This plague patient is displaying a swollen, ruptured inguinal lymph node, or buboe.
Centers for Disease Control and Prevention<p>Still, hundreds of people develop bubonic plague every year. In the U.S., a handful of cases occur annually, particularly in New Mexico, Arizona and Colorado, <a href="https://www.cdc.gov/plague/faq/index.html" target="_blank">where habitats allow the bacteria to spread more easily among wild rodent populations</a>. But these cases are very rare, mainly because you need to be in close contact with rodents in order to get infected. And though plague can spread from human to human, this <a href="https://www.healthline.com/health-news/seriously-dont-worry-about-the-plague#Heres-how-the-plague-spreads" target="_blank">only occurs with pneumonic plague</a>, and transmission is also rare.</p>
A new swine flu in China<p>Last week, researchers in China also reported another public health concern: a new virus that has "all the essential hallmarks" of a pandemic virus.<br></p><p>In a paper published in the <a href="https://www.pnas.org/content/early/2020/06/23/1921186117" target="_blank">Proceedings of the National Academy of Sciences</a>, researchers say the virus was discovered in pigs in China, and it descended from the H1N1 virus, commonly called "swine flu." That virus was able to transmit from human to human, and it killed an estimated 151,700 to 575,400 people worldwide from 2009 to 2010, according to the Centers for Disease Control and Prevention.</p>There's no evidence showing that the new virus can spread from person to person. But the researchers did find that 10 percent of swine workers had been infected by the virus, called G4 reassortant EA H1N1. This level of infectivity raises concerns, because it "greatly enhances the opportunity for virus adaptation in humans and raises concerns for the possible generation of pandemic viruses," the researchers wrote.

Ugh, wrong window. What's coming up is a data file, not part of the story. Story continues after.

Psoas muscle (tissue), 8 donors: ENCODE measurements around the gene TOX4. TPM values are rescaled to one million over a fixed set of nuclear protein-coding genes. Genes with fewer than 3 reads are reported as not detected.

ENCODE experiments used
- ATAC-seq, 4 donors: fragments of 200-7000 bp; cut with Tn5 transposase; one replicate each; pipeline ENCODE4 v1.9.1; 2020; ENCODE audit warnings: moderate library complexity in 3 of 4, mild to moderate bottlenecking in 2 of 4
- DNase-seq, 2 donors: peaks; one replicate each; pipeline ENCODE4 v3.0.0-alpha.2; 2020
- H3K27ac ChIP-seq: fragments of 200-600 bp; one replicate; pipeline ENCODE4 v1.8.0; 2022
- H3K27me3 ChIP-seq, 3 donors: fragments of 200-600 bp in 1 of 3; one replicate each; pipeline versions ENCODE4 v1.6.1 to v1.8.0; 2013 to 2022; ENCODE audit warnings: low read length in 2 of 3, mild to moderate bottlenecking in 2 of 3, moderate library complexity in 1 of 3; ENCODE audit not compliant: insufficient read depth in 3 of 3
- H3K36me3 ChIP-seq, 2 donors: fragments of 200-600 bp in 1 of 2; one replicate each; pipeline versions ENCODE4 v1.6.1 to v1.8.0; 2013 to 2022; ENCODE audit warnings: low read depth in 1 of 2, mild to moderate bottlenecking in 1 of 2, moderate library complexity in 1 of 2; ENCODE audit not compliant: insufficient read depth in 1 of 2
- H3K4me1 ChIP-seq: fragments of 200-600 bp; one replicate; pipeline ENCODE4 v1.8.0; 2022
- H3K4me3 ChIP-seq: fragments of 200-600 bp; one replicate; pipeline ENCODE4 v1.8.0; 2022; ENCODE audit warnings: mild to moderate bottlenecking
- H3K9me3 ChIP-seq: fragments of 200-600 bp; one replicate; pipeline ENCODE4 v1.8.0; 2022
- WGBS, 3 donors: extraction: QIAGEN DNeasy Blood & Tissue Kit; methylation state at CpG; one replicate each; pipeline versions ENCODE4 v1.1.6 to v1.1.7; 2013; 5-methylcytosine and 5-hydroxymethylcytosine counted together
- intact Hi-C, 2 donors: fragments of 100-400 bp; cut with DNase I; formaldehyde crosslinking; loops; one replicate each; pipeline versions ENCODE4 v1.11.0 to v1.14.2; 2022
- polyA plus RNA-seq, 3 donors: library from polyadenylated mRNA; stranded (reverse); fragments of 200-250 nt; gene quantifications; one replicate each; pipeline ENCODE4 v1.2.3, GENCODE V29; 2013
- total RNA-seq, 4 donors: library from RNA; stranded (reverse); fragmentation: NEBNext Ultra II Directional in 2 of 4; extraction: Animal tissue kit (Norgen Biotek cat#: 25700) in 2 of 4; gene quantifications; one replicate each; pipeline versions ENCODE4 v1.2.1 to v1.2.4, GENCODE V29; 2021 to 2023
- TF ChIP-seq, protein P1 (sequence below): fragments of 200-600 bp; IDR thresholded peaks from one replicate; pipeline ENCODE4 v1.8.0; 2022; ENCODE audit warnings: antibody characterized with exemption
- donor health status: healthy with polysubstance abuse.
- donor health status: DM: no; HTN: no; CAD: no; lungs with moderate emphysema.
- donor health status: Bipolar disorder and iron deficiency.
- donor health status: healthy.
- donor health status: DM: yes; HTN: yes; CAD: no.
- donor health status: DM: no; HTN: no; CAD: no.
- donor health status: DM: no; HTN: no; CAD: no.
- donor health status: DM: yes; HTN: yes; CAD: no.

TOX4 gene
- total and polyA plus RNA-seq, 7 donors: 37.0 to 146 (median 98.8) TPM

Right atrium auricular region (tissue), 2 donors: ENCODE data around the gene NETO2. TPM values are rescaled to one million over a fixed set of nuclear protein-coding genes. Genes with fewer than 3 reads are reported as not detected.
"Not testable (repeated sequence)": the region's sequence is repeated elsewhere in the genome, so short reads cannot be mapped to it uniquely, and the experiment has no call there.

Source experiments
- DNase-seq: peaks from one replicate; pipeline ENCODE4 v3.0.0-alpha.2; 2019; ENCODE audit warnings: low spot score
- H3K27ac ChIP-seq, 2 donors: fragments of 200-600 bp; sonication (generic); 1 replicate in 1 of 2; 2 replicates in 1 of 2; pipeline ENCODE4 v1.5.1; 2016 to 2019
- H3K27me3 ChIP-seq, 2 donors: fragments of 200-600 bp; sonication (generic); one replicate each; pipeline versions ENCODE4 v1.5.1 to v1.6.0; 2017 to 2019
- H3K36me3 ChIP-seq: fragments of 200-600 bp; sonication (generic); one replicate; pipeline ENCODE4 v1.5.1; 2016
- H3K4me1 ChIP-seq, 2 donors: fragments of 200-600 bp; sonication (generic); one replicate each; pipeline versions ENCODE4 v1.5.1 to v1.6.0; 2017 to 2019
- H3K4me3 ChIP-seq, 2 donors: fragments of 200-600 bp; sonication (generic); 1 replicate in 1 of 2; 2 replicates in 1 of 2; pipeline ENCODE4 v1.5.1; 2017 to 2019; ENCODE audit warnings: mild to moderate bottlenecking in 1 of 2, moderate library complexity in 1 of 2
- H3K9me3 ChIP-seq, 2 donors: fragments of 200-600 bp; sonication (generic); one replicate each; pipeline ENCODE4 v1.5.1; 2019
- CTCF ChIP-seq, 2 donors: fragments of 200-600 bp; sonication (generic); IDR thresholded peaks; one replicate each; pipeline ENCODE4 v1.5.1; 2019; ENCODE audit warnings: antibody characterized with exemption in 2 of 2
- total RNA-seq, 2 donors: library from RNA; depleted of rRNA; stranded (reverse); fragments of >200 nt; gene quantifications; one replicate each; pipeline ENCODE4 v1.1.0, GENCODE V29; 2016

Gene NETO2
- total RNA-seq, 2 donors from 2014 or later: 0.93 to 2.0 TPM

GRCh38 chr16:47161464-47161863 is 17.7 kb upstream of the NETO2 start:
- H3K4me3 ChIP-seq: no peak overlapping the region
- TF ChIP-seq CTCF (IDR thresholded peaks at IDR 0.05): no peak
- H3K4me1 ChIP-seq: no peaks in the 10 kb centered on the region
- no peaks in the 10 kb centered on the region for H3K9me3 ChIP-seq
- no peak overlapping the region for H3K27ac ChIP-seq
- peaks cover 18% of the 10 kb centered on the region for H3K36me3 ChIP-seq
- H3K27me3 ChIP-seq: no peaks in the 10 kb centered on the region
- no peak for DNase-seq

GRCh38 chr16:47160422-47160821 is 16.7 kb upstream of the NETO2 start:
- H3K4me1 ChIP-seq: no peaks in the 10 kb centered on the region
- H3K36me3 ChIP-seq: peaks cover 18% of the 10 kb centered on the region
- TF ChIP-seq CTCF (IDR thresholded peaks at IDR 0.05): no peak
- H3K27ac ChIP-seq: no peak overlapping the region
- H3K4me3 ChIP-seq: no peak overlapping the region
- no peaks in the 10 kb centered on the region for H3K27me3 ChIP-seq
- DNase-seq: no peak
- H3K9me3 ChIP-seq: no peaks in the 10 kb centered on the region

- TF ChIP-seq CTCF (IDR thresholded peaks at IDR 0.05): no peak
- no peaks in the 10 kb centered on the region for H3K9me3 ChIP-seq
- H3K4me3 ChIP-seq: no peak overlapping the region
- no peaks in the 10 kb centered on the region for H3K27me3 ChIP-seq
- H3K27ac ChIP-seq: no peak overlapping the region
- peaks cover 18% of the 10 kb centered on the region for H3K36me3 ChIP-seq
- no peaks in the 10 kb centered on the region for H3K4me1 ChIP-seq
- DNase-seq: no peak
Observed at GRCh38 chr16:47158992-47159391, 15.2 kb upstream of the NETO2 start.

The word "learning" opens up space for more people, places, and ideas.
- The terms 'education' and 'learning' are often used interchangeably, but there is a cultural connotation to the former that can be limiting. Education naturally links to schooling, which is only one form of learning.
- Gregg Behr, founder and co-chair of Remake Learning, believes that this small word shift opens up the possibilities in terms of how and where learning can happen. It also becomes a more inclusive practice, welcoming in a larger, more diverse group of thinkers.
- Post-COVID, the way we think about what learning looks like will inevitably change, so it's crucial to adjust and begin building the necessary support systems today.
Scientists uncovered the secrets of what drove some of the world's last remaining woolly mammoths to extinction.
Every summer, children on the Alaskan island of St Paul cool down in Lake Hill, a crater lake in an extinct volcano – unaware of the mysteries that lie beneath.
The coronavirus pandemic has brought out the perception of selfishness among many.
- Selfish behavior has been analyzed by philosophers and psychologists for centuries.
- New research shows people may be wired for altruistic behavior and get more benefits from it.
- Times of crisis tend to increase self-centered acts.